Let's get groovy, Bedrock style!

Let’s get groovy, Bedrock style!

I always loved The Flintstones as a kid. So you can tell instantly where I found inspiration for this little en-som. The animations were so simple, yet they invoked amazing creativity in turning everything we knew into prehistoric icons. I was, however, somewhat dismayed (even as a child) that they all wore the same clothes.


Yeah, that’s right…for Betty and Wilma to be so dishy with such dumpy husbands, I never understood why they didn’t glam them up just a bit more.


Oh sure, they had their moments – but in such a fun age of 60s fashion and the sarcasm played on the show, you would think they would push it just a little bit more…

And not quite like that.

And not quite like that.

I started this from a fabric I’ve had for quite sometime. I’ve always wanted to use it – a stretch leopard velvet. I bought it because of its sheen and scale of pattern, and it was a nicer fabric than your everyday, run-of-the-mill velour.  It had a surface hand of panne velvet, but a knit backing for added stretch. Now, you may recall the draping from Bijou – and that generated a ubiquitous pattern to move forth with stretchy materials:

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I cut the pattern with an extended skirt to check for the scale and drape – just to see how much it would stretch, and if I wanted to change the neckline and armscyes:

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The idea that came to mind was a woven mesh of beads at the center front, and having bought some amazing stone beads for use on Madison (which were substituted for gold beads instead), I had a perfect ‘Bedrock‘ combination.

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After installing the back zipper and assembling the pieces, I slashed the full center front, fully lined the gown with mesh tricot, and roughly basted the center front opening in the shape that I wanted.

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The asymmetrical ‘slash’ appears more exaggerated in the basted version above more so than the cleaner effect of the stones you see below:

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After the stones were added, this cascade of a dry river bed took effect, and would serve as the basis for my continued frippery later. As I always love to do, I post work-in-progress shots to Instagram (which re-post to my personal Facebook page so my friends and family can follow along). Instagram is a great way for me to show what I’m doing between blog posts – so you should follow me there if you want to see my most current project. But a funny thing usually happens when the images get to Facebook – the commentary. Starting with this image:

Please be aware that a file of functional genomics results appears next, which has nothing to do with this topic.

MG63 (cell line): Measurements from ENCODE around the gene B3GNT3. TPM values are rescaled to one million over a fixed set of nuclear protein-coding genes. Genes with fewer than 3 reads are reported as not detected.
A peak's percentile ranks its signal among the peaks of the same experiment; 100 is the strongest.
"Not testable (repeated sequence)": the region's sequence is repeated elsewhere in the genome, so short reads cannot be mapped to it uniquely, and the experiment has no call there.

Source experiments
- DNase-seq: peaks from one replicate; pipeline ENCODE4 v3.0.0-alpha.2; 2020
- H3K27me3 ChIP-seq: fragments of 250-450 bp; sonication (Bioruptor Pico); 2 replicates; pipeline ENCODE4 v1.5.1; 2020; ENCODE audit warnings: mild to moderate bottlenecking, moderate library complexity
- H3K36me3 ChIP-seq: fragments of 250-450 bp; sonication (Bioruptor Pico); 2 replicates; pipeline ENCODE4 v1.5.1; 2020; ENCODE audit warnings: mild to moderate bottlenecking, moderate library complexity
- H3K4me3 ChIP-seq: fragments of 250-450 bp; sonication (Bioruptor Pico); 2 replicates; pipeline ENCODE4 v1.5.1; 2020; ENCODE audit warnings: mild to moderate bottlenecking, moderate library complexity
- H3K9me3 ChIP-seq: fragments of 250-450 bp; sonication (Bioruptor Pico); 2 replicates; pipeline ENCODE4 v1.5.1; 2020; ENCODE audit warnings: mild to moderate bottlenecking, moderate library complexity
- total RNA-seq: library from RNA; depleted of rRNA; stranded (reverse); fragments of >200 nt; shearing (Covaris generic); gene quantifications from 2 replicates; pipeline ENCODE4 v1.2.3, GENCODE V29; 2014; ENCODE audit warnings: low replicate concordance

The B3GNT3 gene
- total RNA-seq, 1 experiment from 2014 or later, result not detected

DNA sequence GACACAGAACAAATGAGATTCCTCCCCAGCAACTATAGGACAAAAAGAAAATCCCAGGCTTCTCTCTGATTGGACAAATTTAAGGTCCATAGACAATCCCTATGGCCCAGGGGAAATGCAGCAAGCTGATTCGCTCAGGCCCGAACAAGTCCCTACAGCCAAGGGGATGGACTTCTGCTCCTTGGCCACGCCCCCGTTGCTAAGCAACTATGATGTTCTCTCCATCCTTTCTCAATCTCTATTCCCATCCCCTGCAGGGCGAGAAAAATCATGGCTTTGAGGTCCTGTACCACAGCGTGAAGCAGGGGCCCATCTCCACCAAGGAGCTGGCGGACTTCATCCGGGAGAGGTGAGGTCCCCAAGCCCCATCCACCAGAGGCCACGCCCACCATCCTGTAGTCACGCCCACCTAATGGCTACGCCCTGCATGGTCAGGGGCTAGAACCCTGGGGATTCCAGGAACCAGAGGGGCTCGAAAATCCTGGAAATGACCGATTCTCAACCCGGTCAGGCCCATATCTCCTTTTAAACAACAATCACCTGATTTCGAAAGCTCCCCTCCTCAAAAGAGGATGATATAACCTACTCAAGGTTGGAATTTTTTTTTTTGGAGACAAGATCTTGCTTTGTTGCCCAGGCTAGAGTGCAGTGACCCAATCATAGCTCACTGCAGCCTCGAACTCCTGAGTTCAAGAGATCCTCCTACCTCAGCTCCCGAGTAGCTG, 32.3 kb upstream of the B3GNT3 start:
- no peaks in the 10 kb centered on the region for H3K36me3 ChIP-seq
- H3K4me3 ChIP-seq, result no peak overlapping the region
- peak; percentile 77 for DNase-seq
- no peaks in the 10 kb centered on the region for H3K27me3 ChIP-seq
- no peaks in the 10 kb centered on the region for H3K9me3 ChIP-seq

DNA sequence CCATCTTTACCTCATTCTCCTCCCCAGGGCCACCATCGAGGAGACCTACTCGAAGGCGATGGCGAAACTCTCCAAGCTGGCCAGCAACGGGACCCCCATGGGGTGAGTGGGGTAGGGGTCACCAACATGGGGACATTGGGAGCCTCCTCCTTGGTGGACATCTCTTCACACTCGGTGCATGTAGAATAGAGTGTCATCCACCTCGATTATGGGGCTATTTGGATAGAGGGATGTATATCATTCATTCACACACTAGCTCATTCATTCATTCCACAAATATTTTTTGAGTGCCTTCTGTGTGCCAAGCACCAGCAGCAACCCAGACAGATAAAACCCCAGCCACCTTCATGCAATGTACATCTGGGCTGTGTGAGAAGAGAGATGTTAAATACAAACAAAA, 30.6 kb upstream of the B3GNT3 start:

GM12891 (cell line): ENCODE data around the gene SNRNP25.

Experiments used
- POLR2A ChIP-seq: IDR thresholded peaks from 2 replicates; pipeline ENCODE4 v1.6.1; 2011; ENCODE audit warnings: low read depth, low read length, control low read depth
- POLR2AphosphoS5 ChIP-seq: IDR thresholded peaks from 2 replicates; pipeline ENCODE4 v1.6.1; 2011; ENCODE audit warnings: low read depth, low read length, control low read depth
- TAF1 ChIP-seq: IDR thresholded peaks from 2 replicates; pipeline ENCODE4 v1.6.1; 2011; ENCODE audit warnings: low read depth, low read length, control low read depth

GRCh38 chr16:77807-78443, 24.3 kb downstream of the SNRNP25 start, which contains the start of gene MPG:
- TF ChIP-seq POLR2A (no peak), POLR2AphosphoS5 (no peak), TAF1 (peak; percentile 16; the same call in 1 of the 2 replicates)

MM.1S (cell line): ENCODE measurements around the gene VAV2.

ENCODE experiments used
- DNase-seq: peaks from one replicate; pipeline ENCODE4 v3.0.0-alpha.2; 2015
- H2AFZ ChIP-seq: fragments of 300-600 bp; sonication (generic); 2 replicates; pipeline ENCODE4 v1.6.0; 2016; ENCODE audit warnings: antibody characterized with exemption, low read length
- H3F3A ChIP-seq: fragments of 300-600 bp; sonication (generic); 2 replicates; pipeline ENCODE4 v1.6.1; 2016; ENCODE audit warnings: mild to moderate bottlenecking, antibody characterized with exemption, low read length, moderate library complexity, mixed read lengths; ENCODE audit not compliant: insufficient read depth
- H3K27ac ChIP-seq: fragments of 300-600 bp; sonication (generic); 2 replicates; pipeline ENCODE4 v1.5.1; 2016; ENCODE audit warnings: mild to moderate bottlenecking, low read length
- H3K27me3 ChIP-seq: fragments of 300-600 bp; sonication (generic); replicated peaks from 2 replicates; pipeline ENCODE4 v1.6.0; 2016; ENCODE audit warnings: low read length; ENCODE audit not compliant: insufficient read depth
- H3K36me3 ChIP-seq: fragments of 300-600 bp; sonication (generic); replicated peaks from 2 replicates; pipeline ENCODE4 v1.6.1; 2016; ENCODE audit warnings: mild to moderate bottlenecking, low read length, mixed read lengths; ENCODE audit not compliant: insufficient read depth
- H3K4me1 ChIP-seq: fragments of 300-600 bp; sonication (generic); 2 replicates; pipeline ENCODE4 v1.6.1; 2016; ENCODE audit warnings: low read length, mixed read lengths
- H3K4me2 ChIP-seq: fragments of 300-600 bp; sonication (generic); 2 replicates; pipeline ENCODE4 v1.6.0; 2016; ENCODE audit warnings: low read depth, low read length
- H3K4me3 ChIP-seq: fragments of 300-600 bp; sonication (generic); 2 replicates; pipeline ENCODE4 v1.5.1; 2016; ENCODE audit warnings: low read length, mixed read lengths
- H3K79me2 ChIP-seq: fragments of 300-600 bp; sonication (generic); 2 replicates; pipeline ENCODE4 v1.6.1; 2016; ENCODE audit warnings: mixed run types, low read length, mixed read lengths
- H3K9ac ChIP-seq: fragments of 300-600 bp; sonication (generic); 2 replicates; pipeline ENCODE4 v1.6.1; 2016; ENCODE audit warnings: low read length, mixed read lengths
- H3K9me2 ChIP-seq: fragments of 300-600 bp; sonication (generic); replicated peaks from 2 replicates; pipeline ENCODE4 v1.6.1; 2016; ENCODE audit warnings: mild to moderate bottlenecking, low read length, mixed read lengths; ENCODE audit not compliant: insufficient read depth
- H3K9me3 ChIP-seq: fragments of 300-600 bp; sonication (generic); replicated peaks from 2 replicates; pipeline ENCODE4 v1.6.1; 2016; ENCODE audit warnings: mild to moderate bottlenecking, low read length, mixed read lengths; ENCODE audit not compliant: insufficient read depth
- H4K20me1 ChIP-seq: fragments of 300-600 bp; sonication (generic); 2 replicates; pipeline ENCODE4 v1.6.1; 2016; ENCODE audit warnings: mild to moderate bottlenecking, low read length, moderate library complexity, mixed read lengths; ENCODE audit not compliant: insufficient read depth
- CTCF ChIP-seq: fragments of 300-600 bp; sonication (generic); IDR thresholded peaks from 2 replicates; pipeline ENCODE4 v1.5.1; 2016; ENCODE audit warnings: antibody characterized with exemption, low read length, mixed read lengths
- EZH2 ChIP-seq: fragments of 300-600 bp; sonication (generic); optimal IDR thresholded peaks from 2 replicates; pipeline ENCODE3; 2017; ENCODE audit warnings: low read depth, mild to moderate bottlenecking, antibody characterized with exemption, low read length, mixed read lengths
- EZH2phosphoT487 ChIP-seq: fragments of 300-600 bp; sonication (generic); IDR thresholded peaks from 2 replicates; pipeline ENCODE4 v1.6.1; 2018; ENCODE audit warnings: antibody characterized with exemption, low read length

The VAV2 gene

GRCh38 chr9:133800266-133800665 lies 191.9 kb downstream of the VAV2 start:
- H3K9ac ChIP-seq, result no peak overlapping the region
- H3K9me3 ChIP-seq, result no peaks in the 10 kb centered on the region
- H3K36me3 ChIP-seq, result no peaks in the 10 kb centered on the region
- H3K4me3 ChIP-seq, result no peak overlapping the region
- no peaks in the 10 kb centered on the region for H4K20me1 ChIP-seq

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Now you must understand – I love getting feedback – sometimes others’ minds are in a different place than mind, so a little openness is a good thing for an artist. But I am also in a bit of a quandary how people judge so quickly without knowing where I’m taking it next. I’ve resolved the whole ‘like‘ v. ‘comment‘ thing on Facebook – ‘like‘ is a good way to let your friends know you saw something when you don’t have time to leave a comment. But I seldom understand why someone would leave a comment that isn’t complimentary – why just not say anything at all – after all, isn’t that what ‘like‘ is all about?



No…not necessarily so. A friend explained to me that critical comments come from people who typically do call themselves your friend…and usually those who know you have a sense of humor. These are people who understand that it’s not meant as a personal dig, but one I might want to hear. Yeah…might.

You might want to try witchcraft, girls.

You might want to try witchcraft, girls.

Actually…I might want to try and not take things so personally. Because when I posted this, I got a wee bit annoyed:

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I’d been playing with a cape pattern for another project – this made in a fabulous sandblast raw silk shot with gold Lurex threads – I tried it on my model (I switched to Silkstone Babs to check fit, and for a more rigid body needed for the next step). “Interesting, but way to formal for a gown like this,” my mother told me. And sure enough, I had folks who didn’t get it. Well, you don’t have to get it – I do. But in the end, I find comments like these more annoying because they are true. You heard me…oui, c’est vrai.